Oriole Park at Camden Yards, which will mark its 20th anniversary season next spring, may soon be getting a makeover — one that will make the area overlooking center field into a year-round attraction.
The street-level picnic area behind the center-field wall would be reconfigured into a park where fans can stroll in and gaze out on the diamond, even in December, according to a Maryland Stadium Authority plan. The area would have expanded space for concessions and a rooftop viewing area.
"We believe the changes we're making to the Bullpen [Picnic Area] will be an extension of the Eutaw Street experience," said Greg Bader, director of communications for the Orioles, referring to the promenade between the stadium and the Camden Yards warehouse that is open to the public on days when games are not scheduled.
The Maryland Stadium Authority will be asking the Board of Public Works next Wednesday to approve a $1.8 million contract for renovations to the center field Bullpen Picnic Area.
Bader would not divulge many details because elements are being finalized. But in mid-November, a club source told The Baltimore Sun that the Orioles planned to unveil six statues of the modern franchise's Hall of Famers in the revamped area beyond the bullpens in left-center field.
Much like access to Eutaw Street between the warehouse and the stadium, he said, the new park will be closed at night. No changes are anticipated in parking fees around the stadium, he said.
An event revealing more specifics will be held next week, he said. In addition to the picnic area renovation, new restaurant concessions and retail are planned for the ballpark.
"There are going to be numerous changes being made [to the stadium] as we enter the 20th anniversary season," Bader said.
The current picnic area is on the street level behind the center-field fence and has a view of the area where pitchers warm up. Currently the space, filled with picnic tables and trees, is designed to hold up to 1,200 people and can be rented for private events but is used infrequently when the team is not playing.
"It's an area enclosed in the ballpark and is mostly dormant in the off-season," Bader said.
Tom Noonan, president and chief executive of Visit Baltimore, was excited by the prospect of more access to Oriole Park, which he said is one of the city's top tourist draws.
"I think it would have a natural pull for people. … You'll find a lot of activity there in the off-season," said Noonan, who added that hotels near the stadium were often asked for rooms with a view of the field. "They just want to look at home plate."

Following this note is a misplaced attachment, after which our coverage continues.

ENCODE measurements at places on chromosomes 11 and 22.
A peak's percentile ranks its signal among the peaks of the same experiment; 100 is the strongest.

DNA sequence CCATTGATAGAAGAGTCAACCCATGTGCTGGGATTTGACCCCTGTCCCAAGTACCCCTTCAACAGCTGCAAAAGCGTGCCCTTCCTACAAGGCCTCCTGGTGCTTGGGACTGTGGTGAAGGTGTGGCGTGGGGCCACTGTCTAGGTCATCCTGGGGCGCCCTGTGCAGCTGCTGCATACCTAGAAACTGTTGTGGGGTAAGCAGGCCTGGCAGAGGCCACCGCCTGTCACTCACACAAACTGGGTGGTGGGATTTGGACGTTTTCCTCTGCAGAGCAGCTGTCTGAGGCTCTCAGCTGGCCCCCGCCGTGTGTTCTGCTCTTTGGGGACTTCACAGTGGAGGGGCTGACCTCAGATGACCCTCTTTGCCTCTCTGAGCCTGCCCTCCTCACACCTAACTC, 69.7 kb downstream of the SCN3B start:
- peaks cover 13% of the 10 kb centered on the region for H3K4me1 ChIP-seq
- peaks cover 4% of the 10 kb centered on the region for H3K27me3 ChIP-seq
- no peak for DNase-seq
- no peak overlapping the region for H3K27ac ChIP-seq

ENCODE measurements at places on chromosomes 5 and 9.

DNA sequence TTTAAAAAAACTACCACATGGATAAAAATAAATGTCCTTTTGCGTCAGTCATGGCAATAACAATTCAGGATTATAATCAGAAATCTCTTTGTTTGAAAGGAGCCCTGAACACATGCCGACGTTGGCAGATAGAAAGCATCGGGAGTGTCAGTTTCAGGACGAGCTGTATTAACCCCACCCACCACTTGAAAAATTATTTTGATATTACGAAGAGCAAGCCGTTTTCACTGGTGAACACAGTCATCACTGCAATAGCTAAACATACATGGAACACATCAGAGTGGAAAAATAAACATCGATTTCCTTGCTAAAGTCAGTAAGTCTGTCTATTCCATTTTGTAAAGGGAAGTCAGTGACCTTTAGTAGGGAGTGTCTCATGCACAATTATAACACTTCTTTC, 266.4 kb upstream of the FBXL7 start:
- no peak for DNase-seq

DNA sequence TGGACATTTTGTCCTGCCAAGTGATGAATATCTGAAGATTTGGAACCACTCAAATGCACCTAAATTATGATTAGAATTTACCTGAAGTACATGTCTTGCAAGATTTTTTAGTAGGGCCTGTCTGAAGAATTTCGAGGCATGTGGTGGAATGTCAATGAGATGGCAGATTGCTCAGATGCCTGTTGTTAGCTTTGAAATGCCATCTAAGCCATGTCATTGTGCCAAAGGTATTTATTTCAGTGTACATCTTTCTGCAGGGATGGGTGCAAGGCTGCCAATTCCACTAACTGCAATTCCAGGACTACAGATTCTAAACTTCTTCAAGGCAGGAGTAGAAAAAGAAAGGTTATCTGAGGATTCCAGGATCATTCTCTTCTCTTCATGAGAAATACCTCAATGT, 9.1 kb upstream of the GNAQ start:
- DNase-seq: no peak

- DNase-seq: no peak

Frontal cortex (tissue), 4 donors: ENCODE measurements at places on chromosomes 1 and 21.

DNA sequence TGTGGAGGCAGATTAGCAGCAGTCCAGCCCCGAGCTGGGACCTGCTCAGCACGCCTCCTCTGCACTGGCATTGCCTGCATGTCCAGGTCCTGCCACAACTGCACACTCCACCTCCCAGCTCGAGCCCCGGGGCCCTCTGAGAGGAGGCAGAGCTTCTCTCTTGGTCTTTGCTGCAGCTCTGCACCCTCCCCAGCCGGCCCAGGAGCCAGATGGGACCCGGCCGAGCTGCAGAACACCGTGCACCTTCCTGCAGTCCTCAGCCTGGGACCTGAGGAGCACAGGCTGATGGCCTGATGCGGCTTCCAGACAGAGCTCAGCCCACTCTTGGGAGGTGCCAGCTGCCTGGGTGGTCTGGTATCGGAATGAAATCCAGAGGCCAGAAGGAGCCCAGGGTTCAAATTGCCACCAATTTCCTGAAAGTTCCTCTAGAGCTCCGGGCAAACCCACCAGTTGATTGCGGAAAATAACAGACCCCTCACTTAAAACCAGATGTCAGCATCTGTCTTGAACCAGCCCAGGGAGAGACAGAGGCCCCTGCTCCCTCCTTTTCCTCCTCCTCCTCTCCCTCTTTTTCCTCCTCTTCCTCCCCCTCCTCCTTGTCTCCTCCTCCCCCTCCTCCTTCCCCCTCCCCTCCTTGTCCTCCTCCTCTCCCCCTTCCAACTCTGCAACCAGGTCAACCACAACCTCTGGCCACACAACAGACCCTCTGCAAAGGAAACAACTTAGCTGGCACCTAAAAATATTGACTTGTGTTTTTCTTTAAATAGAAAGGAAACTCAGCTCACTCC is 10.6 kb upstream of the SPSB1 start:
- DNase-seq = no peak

Baltimore resident and self-described "die-hard" Orioles fan Phil Walls, who runs LGC Sports Marketing, was concerned about any changes to his beloved stadium but understands that the team may be trying to draw a more social, younger crowd.
"I like Camden Yards the way it is. … I'd like to see them make upgrades on the field before worrying about the stands," said Walls, who often uses the picnic area with his 7-year-old during games as an alternative to sitting in their ticketed seats.
Walls said he sees many people in their 20s and 30s watching games from nearby bars and restaurants and avoiding the stadium altogether. The renovation may be a way to draw some of that crowd back, he speculated.
Frank Zafonte, owner of Frank & Nic's West End Grille, said he thought a year-round stadium would be good for area businesses, even if new food options pose competition.
"I'm always a fan of creating more eventful things to do on this side of the city," said Zafonte, whose restaurant and sports bar on West Pratt Street opened about three years ago. "I'm an advocate for more business. Competition breeds the best of everybody."
The bulk of the funds for the renovations will come from the Supplemental Improvements Fund for Maryland Stadium Authority structures, said authority Executive Director Michael J. Frenz. Additional funds for the renovation will come out of the authority's Operations Funds.
The construction contract is set to be awarded to the low bidder, Benaka Inc. of Ellicott City, according to the Board of Public Works agenda for next week's meeting.
Baltimore Sun reporter Alison Knezevich contributed to this article.